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I usually finish Day 1 with some intensive transitional work, revising all the core techniques from various improvised postures. I like to warm up everyone on Day 2 with an introduction of to the best way to utilize each posture. If you have to fight from a position other than standing, you might as well take advantage of that position. That’s just good time management. So we looked at moving, transitioning and then practicing regaining our footing safely. We then moved onto some exercise suggestions to specifically train the most important core techniques, the straight and hook hand strikes.
We then revised all the core techniques with the addition of tactical escaping. Once this was done it was time to start putting them together. This included drilling the forehand and backhand combination of the hook (power slap) for use against two attackers. It’s a counter tactic against the classic “Judas punch” set-up whereby one attacker initiates the interview from the front and an accomplice comes in and attacks from the blindspot. We then looked at add-ons to the straight strike, drilling it off the wall. As previously mentioned, I like organic combinations, where you use the tools as the targets dictate: head moves back: looping overhand, the head goes down: hammer-fist to the medulla or a knee strike to the face and so on. We then brought in some recovery support tools like the cover, head-butts and eye gouges in conjunction with the straight striking. We also combined grappling tactics like finger-locks with the philtrum takedown or bites and pinches with the rear strangle. Before lunch everyone went through the tunnel of death fence drill and code white response drills.
After lunch we moved onto the various standard situational drills and pressure tests. I don’t allocate set times for anyone during these exercises. Everyone is taken just past the point where they are showing signs of failure and the time they spend past this point increases all the time. Along the way they are trained in utilizing the various techniques against different angles of attack and in typical scenarios – striking on different levels, striking alongside someone else who is not an aggressor, training against tunnel vision under stress and dealing with a restraint from an individual you cannot strike. The scramble drill provides a great opportunity to test resilience and fortitude, as well as over-riding the natural compulsion to get into a wrestling match in a multiple attack situation and also an opportunity to test anti-grappling and primal grappling tactics. The physical section finished with a pressure ordeal, containing a variety of different high intensity and relevant exercises, pushing the individual to their physical limitations.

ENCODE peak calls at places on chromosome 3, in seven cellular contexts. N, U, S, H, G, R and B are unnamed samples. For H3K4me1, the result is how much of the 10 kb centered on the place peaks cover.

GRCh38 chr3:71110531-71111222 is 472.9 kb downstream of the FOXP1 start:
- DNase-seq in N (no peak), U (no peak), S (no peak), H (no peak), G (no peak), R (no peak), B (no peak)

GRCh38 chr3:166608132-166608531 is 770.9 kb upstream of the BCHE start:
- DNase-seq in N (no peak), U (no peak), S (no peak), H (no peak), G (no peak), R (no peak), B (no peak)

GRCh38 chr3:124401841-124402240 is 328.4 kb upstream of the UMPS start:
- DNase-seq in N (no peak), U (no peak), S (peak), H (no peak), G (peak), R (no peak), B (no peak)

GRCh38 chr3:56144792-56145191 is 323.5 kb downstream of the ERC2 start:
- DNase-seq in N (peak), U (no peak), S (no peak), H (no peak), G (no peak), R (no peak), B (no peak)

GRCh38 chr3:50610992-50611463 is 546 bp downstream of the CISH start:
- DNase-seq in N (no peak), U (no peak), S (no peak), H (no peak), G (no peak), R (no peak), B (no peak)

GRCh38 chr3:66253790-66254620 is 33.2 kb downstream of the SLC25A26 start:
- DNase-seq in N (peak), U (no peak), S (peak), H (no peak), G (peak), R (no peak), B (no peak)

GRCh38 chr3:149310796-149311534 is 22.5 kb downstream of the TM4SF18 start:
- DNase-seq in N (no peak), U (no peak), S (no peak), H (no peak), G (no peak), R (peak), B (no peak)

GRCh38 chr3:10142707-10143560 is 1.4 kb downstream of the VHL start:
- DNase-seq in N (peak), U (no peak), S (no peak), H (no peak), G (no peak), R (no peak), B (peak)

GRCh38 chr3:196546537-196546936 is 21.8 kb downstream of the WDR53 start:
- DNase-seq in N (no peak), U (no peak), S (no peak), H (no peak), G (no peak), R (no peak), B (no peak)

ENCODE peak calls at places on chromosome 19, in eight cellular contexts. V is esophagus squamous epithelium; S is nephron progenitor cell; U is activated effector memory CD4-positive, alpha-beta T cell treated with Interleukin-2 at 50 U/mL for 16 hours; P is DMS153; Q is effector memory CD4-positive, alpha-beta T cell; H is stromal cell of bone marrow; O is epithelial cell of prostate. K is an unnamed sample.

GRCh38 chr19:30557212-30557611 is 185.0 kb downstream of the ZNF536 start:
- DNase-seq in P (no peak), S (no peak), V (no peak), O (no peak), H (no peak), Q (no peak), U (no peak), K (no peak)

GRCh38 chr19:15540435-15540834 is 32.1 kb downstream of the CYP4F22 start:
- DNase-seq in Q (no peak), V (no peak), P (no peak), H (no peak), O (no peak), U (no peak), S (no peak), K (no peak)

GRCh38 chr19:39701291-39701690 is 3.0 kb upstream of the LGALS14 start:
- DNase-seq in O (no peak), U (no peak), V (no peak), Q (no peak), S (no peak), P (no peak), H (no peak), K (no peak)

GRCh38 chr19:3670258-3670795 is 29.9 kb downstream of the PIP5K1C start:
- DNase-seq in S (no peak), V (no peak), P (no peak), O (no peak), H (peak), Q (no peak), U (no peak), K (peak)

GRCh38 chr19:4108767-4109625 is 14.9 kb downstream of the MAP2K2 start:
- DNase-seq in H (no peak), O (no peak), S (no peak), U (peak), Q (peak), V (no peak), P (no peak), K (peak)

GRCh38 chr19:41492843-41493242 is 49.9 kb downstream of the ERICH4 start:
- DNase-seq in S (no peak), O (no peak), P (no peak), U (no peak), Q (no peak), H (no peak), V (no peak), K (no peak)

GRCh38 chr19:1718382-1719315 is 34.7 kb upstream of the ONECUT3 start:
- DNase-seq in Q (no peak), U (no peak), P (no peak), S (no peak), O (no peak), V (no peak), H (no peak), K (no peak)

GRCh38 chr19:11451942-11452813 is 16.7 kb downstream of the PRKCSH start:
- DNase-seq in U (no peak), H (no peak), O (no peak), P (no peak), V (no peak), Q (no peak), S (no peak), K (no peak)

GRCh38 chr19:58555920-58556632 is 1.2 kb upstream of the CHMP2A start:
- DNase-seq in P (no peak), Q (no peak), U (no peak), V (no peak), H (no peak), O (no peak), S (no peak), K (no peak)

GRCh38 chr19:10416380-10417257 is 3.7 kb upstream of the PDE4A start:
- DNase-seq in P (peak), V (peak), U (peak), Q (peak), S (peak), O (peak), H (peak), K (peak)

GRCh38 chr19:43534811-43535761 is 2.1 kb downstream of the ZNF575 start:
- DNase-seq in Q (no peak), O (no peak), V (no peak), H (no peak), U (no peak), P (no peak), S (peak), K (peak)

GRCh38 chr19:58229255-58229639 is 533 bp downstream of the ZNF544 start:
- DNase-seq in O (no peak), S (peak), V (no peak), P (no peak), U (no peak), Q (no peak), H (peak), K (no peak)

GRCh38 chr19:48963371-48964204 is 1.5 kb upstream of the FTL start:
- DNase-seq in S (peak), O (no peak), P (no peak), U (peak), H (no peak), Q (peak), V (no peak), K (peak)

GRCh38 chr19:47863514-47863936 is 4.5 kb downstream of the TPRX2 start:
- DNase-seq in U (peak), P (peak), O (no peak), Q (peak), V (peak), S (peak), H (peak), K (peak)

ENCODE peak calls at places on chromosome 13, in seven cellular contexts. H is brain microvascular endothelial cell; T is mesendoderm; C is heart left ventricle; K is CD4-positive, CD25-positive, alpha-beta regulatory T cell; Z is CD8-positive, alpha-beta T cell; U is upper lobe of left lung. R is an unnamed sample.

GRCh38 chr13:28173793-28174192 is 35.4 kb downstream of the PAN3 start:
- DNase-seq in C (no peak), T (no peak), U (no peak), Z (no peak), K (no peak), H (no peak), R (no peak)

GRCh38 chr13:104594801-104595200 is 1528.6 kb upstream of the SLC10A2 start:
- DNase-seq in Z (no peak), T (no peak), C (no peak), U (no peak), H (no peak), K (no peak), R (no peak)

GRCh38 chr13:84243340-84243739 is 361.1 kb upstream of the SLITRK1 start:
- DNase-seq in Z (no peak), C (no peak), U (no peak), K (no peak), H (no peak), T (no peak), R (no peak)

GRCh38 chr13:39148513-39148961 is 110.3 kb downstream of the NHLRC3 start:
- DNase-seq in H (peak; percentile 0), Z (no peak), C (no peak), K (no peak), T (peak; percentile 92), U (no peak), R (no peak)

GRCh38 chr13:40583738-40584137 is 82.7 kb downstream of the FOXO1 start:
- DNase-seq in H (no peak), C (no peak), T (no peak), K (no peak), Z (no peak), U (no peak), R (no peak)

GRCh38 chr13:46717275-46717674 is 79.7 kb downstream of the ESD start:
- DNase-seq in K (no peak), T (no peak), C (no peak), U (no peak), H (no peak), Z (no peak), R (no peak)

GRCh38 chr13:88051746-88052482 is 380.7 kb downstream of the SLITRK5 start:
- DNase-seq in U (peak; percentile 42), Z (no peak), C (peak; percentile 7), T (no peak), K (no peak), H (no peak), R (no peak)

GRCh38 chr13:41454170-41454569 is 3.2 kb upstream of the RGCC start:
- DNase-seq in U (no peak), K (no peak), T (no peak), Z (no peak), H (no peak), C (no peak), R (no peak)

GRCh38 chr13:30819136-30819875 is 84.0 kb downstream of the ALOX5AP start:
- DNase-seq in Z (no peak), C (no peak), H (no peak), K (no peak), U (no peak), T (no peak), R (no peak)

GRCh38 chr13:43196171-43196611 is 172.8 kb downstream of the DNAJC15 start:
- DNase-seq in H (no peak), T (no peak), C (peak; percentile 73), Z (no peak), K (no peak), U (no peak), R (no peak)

The seminar finished with a return to the PowerPoint and discussions on the post-fight. This is what happens at Mo Teague’s second management line. Here we discuss maintaining awareness – the double tap. We also discuss practical First Aid for you and possibly the person you have had to subdue and alerting the police and/or emergency services. We also discussed the law and the key areas that deal with self defence and the use of reasonable force. Finally I discussed the psychological ramifications of an altercation, whether you have had to use physical force or not. This section is of particular importance to me, as I regularly asked by survivors of assaults or would-be assaults whether or not they did the righ thing. It is not my place to offer a moral judgment, but to help them make peace with whatever action they did take. The past is gone and there is nothing you can do about it other than to learn from the experience, but in order to learn we have to unplug our emotions.
The seminar went very well and I was very proud of all those who made it through to the very end. There’s some great potentional for those who wish to pursue a career in security and for those who wish to explore civilian self protection education.